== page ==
[Note 4, Chapter One, in print version]

In ch. 4 of Barchester Towers, Trollope tells us that the Rev. Mr. Obadiah Slope, a graduate of Cambridge,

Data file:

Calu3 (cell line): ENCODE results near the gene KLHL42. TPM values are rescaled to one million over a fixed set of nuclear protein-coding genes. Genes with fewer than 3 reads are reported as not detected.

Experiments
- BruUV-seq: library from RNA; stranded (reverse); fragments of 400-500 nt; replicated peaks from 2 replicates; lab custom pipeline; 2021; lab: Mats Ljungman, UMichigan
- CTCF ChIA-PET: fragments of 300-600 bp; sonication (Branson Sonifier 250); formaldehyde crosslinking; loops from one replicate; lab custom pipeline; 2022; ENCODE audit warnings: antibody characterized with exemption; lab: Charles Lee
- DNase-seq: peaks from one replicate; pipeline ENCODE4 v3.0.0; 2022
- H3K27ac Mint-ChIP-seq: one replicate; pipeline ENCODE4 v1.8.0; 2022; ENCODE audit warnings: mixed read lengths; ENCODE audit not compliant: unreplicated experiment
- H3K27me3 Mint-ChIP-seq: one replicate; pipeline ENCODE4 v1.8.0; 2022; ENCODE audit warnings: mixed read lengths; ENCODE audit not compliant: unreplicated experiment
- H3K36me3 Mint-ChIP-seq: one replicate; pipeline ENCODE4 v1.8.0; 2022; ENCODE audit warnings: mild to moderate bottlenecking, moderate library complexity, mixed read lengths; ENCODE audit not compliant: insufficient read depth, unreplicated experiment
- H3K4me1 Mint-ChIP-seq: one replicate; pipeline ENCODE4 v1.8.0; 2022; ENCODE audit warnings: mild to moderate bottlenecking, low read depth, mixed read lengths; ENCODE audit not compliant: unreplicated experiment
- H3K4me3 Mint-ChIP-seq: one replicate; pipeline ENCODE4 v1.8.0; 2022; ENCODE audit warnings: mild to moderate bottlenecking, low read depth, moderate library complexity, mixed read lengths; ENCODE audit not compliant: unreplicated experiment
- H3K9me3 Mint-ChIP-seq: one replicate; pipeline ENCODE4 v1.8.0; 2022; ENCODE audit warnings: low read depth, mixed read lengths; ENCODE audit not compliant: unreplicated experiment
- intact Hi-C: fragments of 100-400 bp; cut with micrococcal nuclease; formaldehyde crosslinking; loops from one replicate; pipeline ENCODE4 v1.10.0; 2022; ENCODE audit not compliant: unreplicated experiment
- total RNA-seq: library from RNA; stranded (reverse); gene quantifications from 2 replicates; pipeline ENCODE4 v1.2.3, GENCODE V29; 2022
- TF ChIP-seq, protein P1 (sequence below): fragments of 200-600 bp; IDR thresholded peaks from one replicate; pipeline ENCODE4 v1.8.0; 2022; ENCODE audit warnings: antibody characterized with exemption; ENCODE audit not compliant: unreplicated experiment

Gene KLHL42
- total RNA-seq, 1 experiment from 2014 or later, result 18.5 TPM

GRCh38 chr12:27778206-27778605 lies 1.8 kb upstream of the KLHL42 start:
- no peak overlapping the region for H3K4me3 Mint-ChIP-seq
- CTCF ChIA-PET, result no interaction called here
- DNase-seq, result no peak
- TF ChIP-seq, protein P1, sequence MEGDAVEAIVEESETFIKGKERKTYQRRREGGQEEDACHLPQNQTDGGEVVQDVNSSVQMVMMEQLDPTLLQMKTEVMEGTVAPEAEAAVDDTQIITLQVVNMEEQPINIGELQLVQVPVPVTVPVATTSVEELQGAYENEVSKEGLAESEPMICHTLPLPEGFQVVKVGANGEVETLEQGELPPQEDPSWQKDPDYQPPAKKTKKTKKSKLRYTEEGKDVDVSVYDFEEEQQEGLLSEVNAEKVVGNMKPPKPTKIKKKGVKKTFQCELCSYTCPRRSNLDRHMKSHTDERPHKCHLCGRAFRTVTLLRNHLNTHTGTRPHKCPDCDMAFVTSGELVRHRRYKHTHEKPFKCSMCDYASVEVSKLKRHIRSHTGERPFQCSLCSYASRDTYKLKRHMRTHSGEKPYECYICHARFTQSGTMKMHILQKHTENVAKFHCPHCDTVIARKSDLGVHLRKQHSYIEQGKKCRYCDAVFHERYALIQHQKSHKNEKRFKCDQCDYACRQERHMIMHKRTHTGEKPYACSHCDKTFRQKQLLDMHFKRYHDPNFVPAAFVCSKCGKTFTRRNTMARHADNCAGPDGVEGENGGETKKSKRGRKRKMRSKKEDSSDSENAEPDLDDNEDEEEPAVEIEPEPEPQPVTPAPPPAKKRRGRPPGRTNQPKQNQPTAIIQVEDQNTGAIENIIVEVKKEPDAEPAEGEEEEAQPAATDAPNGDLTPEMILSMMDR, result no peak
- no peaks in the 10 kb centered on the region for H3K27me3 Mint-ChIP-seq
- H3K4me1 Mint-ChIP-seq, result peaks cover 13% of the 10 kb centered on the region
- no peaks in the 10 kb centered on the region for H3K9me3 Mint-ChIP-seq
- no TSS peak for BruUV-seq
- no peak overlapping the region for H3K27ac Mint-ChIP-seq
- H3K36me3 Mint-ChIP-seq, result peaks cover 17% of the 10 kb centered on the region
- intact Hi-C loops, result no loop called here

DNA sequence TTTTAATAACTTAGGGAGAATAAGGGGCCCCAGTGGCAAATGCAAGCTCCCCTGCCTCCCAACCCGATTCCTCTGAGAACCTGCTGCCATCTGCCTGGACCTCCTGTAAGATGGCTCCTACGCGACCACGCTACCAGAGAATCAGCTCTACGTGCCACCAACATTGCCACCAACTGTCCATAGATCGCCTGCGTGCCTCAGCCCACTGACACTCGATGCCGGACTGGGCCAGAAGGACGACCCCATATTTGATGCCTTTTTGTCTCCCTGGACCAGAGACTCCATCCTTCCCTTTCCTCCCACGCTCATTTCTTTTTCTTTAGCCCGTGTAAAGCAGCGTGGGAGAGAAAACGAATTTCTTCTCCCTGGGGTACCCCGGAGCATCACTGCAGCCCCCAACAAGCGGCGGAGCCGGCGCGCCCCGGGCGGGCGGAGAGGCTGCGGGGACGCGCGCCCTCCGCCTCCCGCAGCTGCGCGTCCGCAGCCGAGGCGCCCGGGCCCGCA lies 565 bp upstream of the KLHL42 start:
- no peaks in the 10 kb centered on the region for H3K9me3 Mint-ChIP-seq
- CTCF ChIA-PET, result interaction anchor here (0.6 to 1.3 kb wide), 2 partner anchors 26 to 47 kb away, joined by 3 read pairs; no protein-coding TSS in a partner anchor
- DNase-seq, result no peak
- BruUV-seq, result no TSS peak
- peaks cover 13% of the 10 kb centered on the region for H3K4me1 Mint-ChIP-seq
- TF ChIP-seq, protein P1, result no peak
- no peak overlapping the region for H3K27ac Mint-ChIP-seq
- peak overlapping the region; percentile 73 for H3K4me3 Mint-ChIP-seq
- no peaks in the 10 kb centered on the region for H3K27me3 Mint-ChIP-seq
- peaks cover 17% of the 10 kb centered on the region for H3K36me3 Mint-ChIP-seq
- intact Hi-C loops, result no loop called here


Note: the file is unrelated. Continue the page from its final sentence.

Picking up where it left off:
is tolerant of dissent, if so strict a mind can be called tolerant of anything. With Wesleyan-Methodists he has something in common, but his soul trembles in agony at the iniquities of the Puseyites. His aversion is carried to things outward as well as inward. His gall rises at a new church with a high pitched roof; a full-breasted black silk waistcoat is with him a symbol of Satan; and a profane jest-book would not, in his view, more foully desecrate the church seat of a Christian, than a book of prayer printed with red letters and ornamented with a cross on the back. Most active clergymen have their hobby, and Sunday observances are his. Sunday, however, is a word which never pollutes his mouth — it is always "the Sabbath." The "desecration of the Sabbath" as he delights to call it, is to him meat and drink: — he thrives upon that as policemen do on the general evil habits of the community. It is the loved subject of all his evening discourses, the source of all his eloquence, the secret of all his power over the female heart.


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